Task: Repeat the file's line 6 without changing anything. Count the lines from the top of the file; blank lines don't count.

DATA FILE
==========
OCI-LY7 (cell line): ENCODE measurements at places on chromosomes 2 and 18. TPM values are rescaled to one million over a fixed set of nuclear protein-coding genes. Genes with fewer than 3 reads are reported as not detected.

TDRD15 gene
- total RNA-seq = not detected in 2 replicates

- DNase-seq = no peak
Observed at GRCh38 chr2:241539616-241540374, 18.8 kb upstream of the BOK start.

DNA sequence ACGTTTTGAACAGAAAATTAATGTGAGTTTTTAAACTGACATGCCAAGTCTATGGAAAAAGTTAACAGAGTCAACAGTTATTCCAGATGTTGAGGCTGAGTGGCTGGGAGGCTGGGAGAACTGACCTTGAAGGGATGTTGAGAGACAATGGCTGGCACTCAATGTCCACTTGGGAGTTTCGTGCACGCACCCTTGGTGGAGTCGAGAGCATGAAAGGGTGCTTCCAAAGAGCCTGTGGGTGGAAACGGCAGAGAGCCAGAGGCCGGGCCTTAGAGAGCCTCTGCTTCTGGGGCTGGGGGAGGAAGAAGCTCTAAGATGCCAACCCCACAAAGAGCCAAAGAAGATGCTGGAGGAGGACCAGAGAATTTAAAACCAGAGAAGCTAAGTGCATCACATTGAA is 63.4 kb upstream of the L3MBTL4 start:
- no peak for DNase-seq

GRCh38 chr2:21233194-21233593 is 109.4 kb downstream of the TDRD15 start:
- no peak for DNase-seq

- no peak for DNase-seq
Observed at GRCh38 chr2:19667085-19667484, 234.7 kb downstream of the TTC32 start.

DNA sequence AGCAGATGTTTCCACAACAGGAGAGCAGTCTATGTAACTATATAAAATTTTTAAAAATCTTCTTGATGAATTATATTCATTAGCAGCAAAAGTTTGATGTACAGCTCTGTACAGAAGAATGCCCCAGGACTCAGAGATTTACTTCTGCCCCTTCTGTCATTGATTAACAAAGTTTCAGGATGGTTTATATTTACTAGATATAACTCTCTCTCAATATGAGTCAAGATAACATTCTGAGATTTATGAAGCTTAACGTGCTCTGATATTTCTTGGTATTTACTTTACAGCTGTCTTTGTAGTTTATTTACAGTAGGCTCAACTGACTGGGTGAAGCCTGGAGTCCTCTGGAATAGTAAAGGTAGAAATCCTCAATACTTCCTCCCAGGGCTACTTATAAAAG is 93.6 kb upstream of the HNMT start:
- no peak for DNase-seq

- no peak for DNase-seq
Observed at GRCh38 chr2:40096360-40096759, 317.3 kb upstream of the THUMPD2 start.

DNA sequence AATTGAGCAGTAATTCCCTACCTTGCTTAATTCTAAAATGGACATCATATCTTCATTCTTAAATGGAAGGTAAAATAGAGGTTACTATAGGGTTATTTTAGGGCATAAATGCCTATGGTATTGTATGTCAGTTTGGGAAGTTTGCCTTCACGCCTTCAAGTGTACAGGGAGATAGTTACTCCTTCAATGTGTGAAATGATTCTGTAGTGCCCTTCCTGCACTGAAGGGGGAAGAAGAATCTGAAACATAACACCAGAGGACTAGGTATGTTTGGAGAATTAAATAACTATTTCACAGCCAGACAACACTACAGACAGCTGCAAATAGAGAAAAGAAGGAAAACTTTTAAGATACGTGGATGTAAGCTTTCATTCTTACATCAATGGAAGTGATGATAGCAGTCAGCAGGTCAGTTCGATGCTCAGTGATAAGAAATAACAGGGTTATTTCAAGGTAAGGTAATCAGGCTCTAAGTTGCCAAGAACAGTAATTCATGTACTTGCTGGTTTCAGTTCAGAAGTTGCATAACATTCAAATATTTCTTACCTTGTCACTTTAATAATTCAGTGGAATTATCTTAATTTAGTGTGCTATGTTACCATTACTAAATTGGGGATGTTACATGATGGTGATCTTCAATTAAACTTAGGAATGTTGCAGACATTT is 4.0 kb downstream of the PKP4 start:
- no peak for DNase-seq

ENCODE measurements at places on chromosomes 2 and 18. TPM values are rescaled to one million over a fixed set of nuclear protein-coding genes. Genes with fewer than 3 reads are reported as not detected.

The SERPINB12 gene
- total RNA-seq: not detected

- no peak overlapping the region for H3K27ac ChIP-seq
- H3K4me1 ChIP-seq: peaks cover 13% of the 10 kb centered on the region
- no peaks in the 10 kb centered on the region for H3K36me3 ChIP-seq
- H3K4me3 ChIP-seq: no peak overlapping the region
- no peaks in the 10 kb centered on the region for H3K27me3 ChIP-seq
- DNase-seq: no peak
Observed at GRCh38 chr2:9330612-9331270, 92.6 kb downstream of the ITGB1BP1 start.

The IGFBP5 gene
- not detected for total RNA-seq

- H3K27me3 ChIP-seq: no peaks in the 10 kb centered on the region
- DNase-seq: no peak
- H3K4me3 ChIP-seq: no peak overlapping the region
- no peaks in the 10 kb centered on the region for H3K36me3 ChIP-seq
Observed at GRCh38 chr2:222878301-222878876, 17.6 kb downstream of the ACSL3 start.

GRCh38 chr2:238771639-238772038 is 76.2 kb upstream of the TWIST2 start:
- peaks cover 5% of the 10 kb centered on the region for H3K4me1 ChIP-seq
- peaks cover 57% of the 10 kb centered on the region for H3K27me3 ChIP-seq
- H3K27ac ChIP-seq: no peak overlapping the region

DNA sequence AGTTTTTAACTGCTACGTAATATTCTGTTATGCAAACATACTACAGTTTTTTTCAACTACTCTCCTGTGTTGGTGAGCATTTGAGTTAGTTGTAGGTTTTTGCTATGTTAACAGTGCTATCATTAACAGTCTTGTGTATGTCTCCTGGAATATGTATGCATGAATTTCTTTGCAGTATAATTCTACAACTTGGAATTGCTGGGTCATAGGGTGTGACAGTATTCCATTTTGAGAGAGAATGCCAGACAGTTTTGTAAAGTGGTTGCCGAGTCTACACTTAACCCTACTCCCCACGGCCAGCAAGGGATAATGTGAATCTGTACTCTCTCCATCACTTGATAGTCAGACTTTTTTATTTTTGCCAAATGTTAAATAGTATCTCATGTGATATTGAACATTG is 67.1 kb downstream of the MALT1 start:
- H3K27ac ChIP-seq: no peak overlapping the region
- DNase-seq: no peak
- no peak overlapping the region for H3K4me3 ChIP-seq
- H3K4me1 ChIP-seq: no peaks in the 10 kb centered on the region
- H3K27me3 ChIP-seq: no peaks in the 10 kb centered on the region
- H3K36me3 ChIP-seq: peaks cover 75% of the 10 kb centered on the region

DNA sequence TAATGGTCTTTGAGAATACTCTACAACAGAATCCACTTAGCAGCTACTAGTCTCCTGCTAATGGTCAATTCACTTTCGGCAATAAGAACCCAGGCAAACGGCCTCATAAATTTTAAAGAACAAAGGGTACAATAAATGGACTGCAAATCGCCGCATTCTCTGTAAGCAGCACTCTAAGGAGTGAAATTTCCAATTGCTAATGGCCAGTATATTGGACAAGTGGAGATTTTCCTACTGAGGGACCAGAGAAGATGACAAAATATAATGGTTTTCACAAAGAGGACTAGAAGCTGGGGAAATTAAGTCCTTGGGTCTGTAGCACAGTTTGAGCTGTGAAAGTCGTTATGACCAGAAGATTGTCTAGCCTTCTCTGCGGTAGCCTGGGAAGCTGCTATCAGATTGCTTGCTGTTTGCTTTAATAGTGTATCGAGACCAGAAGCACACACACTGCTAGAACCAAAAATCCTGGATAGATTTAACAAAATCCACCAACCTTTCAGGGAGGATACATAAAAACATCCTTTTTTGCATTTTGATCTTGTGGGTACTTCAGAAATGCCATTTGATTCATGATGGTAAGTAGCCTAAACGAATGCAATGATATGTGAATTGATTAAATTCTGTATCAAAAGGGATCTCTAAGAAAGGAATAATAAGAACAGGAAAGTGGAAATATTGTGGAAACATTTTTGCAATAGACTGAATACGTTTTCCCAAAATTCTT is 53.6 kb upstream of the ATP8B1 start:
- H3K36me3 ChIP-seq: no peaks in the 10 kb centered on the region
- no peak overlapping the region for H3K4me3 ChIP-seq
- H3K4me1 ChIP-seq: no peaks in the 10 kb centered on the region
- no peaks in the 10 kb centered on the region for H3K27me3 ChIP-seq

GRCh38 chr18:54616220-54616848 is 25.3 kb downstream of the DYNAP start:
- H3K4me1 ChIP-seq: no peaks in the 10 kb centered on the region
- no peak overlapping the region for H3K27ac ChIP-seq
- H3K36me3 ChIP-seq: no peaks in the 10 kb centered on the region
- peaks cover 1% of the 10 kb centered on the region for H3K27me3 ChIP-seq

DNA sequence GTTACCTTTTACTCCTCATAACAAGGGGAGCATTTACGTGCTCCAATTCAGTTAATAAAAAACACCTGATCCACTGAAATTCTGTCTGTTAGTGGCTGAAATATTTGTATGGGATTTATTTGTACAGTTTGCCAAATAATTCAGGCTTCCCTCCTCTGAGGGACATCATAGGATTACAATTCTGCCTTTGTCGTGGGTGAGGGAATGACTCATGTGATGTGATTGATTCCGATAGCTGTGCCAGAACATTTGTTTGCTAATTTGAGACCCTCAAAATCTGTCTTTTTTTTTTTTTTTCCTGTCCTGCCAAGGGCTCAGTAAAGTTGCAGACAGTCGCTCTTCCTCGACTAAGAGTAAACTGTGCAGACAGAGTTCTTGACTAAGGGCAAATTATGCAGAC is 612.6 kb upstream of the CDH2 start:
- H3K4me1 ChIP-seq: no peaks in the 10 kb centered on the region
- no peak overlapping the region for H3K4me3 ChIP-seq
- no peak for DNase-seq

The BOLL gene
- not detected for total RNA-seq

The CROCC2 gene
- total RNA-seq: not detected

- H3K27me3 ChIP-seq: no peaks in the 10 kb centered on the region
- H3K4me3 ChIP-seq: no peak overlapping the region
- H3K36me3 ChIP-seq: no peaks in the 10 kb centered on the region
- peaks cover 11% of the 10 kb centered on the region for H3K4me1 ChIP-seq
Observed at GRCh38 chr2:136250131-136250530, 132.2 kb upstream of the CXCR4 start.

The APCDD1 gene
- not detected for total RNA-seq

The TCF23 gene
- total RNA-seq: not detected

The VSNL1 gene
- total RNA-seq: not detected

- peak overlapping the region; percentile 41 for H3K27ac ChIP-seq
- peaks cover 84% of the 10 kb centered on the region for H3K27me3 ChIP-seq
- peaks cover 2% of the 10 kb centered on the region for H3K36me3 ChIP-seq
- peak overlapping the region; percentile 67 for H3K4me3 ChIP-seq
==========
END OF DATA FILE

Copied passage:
DNA sequence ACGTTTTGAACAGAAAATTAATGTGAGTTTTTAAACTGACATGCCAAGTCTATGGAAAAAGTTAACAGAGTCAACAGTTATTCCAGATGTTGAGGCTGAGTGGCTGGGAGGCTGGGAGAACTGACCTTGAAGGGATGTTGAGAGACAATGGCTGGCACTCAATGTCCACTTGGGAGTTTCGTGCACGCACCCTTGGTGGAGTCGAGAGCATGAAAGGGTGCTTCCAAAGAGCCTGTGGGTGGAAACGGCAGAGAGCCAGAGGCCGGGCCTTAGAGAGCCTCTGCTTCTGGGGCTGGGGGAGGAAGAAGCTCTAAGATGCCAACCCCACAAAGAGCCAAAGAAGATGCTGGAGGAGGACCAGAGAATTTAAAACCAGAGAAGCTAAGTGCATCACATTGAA is 63.4 kb upstream of the L3MBTL4 start: